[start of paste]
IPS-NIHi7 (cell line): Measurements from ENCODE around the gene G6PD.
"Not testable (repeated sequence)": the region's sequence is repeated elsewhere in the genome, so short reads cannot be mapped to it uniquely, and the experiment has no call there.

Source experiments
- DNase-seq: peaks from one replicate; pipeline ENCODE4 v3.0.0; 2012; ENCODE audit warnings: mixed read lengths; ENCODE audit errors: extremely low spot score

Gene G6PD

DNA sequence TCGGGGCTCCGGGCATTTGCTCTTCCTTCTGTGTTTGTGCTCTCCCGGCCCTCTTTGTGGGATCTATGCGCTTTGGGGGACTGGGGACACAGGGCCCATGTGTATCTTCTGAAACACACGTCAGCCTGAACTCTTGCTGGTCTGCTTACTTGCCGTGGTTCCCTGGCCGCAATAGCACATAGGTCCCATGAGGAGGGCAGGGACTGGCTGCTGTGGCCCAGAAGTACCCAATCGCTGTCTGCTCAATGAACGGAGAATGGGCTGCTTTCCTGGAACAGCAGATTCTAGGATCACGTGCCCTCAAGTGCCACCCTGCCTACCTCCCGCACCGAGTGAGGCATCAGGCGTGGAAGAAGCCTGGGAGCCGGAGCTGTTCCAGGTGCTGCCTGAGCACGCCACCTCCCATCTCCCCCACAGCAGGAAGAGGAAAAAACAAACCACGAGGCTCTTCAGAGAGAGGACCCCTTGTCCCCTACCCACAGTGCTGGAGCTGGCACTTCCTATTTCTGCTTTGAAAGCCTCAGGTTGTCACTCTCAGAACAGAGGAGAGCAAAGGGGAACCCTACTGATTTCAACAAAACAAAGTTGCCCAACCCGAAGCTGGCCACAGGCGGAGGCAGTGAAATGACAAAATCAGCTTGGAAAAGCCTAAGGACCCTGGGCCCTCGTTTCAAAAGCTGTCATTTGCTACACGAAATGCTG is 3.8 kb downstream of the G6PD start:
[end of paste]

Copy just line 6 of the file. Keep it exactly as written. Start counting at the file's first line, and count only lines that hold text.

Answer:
DNA sequence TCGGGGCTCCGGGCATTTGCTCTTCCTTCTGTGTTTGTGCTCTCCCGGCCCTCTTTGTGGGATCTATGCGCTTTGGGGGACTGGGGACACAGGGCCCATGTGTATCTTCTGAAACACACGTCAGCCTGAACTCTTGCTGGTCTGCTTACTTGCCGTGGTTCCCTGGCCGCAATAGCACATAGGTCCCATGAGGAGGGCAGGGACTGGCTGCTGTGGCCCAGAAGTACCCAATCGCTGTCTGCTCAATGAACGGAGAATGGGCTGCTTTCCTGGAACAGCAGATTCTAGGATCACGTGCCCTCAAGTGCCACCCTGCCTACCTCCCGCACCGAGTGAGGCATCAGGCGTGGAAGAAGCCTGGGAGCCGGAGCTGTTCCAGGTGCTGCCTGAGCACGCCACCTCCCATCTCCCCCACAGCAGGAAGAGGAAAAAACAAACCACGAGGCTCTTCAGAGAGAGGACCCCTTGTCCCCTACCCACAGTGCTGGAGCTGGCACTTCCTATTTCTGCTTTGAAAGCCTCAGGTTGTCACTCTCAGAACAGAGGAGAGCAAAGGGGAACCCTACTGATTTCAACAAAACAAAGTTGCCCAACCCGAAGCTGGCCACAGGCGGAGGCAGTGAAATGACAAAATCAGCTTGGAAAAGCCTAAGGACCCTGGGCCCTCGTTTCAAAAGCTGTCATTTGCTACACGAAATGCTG is 3.8 kb downstream of the G6PD start: